Wednesday 21 September 2016

Peace in Myanmar: Listen to the people

“Some of you don’t like me. Some of you don’t like the Army. Some of you don’t like the Karen National Union. But that’s OK. We all have to live together”.
The Bago Region State Minister had just summed up the status and sentiment of the peace process in this part of Northern Kayin State, Myanmar.

Today was International Peace Day, and I was privileged to share it with two of the World’s longest military adversaries: Myanmar’s military (called the Tatmadaw) and one of the many Ethnic Armed Organisations (EAOs) in Myanmar who have fought them since the late 1940s, the Karen National Union (KNU). I was here with Saferworld, for whom I work, and some of our partners working on the promotion of women’s role in the peace process.

Some areas of Karen are controlled by the Government. Other parts are controlled by the KNU. Having woken at dawn in Taungoo Township, itself under Government control, we journeyed off road for an hour through misty villages already well awake with the hard graft of farming. The dirt track got narrower, bumpier and more remote. And all of a sudden the odd soldier lining the route had a different insignia on their arm. We had crossed into KNU territory.

But this day was different. Karen civil society had painstakingly negotiated permissions to enable senior Government officials, Tatmadaw officers and even the Myanmar Police to cross into this area, attend and take part in a Peace Day event in front of several hundred villagers, who have borne the brunt of this conflict since before independence from Britain.

Even at 7am the sun was brutal but so were the people’s determination to sit there, sweat and listen to what these men had to say. And yes, they were all men. But it was not lost on anyone that it had been women, working behind the scenes and among their communities, who had brought them to the stage itself. The Commander of KNU’s 2nd Brigade spoke alongside the Tatmadaw officers. Both signatories to a ceasefire since 2012, but their polite mutual applause did not disguise how far remained to travel. In fact all of the speeches were conciliatory and the applause uniform. But what has struck me most in the conversations with those peacebuilders who have done so much to bring us to this point is how long and bumpy it will be before there is long term sustainable peace here. The sheer depth of antipathy, lack of trust in any part of the State by many, and the long term social impact of decades of violence will take generations to overcome, so that Myanmar can start to reach its potential.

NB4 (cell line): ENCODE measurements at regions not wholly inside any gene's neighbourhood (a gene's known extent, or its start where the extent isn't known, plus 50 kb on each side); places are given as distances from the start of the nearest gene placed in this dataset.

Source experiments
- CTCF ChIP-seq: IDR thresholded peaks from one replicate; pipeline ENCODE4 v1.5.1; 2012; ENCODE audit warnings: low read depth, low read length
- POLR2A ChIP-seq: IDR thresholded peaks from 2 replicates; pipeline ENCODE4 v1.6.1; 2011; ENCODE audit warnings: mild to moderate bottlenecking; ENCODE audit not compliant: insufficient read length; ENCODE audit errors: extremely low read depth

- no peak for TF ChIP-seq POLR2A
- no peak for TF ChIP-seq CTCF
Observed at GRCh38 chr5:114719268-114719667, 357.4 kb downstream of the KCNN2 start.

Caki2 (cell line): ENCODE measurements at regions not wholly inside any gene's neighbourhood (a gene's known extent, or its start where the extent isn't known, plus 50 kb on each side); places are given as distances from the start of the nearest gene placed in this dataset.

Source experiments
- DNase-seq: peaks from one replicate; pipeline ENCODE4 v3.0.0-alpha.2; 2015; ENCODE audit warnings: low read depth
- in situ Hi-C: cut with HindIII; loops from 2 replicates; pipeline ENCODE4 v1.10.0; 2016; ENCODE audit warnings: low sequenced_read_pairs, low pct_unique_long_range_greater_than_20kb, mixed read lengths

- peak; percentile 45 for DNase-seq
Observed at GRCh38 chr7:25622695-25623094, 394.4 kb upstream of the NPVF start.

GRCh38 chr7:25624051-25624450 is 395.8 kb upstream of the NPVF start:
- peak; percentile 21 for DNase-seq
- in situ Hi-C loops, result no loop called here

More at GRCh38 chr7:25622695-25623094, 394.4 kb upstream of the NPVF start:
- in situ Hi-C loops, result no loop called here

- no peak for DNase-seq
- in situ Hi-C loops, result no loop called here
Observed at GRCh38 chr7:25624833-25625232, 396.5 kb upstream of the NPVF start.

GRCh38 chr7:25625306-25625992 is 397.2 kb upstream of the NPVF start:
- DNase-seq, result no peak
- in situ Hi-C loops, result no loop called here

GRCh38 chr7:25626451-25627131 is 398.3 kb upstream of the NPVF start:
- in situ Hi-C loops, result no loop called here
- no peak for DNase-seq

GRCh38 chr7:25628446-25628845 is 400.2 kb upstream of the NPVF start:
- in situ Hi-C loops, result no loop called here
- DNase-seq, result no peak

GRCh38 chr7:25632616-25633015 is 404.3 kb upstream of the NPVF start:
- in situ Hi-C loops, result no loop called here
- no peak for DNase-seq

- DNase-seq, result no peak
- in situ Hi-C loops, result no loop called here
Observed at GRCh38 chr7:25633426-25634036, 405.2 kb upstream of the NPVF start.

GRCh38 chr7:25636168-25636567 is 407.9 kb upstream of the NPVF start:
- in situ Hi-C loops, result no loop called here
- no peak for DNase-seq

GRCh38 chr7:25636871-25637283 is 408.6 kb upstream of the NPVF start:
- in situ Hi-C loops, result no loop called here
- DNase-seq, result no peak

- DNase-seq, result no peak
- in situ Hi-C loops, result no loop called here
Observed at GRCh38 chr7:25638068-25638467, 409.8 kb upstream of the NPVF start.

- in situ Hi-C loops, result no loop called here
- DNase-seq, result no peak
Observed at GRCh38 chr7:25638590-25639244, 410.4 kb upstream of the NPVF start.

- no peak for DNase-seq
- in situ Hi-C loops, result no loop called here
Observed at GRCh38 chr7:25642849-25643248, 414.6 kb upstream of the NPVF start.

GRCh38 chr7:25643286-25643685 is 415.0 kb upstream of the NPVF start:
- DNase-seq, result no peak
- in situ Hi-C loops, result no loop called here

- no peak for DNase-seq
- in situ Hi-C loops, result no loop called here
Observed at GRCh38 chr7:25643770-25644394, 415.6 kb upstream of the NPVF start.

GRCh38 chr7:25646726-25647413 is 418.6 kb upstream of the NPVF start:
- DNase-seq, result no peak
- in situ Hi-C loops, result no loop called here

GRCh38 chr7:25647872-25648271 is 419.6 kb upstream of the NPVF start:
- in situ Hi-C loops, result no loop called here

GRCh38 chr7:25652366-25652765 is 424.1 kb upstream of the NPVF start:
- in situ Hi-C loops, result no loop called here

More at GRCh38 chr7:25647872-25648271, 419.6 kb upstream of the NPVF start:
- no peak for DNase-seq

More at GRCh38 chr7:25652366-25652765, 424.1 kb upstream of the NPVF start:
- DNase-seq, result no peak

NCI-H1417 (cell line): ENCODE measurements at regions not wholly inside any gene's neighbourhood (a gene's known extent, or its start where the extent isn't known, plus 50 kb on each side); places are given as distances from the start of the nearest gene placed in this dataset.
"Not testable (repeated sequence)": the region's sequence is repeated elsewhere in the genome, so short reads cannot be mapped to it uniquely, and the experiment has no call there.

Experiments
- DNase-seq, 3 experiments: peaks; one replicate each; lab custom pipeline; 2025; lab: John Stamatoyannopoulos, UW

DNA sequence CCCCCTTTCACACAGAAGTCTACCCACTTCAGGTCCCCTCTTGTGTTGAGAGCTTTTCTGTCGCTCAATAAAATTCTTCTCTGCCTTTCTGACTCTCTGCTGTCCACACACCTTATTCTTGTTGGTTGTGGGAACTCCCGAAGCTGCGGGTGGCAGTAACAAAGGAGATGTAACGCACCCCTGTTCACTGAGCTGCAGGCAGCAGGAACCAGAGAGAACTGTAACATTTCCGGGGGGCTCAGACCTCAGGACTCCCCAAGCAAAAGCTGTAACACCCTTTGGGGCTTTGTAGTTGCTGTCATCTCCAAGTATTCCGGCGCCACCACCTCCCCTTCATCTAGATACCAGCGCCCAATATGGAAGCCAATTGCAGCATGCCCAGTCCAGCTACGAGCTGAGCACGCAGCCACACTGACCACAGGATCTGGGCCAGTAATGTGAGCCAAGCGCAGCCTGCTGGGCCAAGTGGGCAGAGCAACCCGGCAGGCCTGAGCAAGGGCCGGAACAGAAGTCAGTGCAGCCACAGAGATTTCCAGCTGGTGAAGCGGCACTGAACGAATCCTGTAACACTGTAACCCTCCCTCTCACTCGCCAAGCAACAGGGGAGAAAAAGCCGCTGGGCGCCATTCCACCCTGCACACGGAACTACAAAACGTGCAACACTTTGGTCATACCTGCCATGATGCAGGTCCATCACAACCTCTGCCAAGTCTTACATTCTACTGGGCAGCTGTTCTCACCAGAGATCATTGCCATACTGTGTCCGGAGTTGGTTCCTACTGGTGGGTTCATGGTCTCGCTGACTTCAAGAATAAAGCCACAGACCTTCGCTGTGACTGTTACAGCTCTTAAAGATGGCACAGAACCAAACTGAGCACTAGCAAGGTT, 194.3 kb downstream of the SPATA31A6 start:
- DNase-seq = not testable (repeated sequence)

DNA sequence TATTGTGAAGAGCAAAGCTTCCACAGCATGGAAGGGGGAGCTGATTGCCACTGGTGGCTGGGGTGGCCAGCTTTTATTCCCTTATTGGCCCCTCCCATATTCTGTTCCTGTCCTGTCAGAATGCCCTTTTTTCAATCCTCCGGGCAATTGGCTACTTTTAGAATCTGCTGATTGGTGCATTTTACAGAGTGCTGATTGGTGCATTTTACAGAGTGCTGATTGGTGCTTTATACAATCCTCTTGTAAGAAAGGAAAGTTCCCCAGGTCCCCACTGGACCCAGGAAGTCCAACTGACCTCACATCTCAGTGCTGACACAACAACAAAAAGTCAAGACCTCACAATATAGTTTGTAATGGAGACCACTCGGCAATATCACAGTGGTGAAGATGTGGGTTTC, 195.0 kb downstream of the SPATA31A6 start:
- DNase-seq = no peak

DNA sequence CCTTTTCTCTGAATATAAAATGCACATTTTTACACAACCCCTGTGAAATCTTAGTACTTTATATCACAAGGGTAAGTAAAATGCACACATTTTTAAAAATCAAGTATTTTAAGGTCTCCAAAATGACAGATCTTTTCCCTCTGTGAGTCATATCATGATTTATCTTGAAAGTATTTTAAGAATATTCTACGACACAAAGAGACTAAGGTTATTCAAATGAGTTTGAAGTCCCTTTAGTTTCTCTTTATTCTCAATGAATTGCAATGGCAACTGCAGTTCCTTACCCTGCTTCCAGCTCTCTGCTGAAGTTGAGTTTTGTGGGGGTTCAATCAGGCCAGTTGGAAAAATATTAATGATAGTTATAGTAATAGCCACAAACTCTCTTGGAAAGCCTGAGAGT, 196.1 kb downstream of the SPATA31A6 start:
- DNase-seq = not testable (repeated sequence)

Those of us wishing to support from the outside – donors and practitioners – have to start from a point of humility. We do not have the answers. They do. There are real opportunities but there is one simple metric to apply: will it be people-led instead of Government-centred? If the answer is no, it’s time to think again.

Setting Priorities: Listen and Learn

It was notable that behind the dignitaries the poster quoted the Sustainable Development Goals (SDGs) and stated that they were collectively “building blocks for peace”. Donors, UNDP: are you listening? That is real people telling us what they want the SDGs to mean in their realities. There are already proliferating SDG initiatives in this country that do not relate to building peace, but other agendas pre-determined by some donors and the government instead. Time to think again.

Making their voices count
Myanmar is about to embark on a process in which some form of federalism will be debated as a future governance settlement to bring the fighting to an end. But there are multiple and competing definitions of that federal state, and not every EAO has signed a ceasefire. Heavy fighting is currently taking place in different areas of the country. The momentum and genuine hope created and sustained by Aung San Suu Kyi is real reason to hope that these factors can be navigated and a more inclusive process can take shape. But it would be a profound mistake for outsiders not to place support for building peace at the centre of any and all of their strategies here, and to support the chances of peace by shaping those strategies from the bottom-up, listening and learning from what communities living in villages like this will gladly tell you about, if only they are asked. Peace will not ultimately be secured at a grand signing convention with world leaders looking on. It will be won or lost in these villages, with real people deciding if they have built enough trust in their former adversaries to begin to build together.


What today proved was that those people want peace. They showed that standing under the sun. From all generations. Holding candles. Gently scolding bored children. Wearing banners on their heads. They made sure their voices were heard today by those men who bear arms and wield power. That is their victory and what peace day is all about.

An even bigger victory would be for their voices to be heard, listened to and acted upon by those who will celebrate peace day later today at the UN General Assembly in New York, or in the capital cities of donor agencies as priorities are set.

Or is that too much for them to ask?

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